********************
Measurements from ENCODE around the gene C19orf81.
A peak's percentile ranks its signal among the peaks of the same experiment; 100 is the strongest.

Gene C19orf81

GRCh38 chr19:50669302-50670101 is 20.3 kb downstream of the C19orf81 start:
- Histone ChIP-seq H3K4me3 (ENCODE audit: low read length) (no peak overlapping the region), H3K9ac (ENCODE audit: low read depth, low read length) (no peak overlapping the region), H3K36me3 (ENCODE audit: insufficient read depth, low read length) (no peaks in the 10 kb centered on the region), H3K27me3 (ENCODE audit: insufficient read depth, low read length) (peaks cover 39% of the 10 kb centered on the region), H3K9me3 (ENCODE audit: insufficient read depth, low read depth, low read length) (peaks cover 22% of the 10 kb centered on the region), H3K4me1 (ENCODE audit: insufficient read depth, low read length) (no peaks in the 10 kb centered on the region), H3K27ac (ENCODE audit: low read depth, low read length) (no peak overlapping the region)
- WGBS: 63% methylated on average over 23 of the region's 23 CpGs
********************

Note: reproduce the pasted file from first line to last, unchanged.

Measurements from ENCODE around the gene C19orf81.
A peak's percentile ranks its signal among the peaks of the same experiment; 100 is the strongest.

Gene C19orf81

GRCh38 chr19:50669302-50670101 is 20.3 kb downstream of the C19orf81 start:
- Histone ChIP-seq H3K4me3 (ENCODE audit: low read length) (no peak overlapping the region), H3K9ac (ENCODE audit: low read depth, low read length) (no peak overlapping the region), H3K36me3 (ENCODE audit: insufficient read depth, low read length) (no peaks in the 10 kb centered on the region), H3K27me3 (ENCODE audit: insufficient read depth, low read length) (peaks cover 39% of the 10 kb centered on the region), H3K9me3 (ENCODE audit: insufficient read depth, low read depth, low read length) (peaks cover 22% of the 10 kb centered on the region), H3K4me1 (ENCODE audit: insufficient read depth, low read length) (no peaks in the 10 kb centered on the region), H3K27ac (ENCODE audit: low read depth, low read length) (no peak overlapping the region)
- WGBS: 63% methylated on average over 23 of the region's 23 CpGs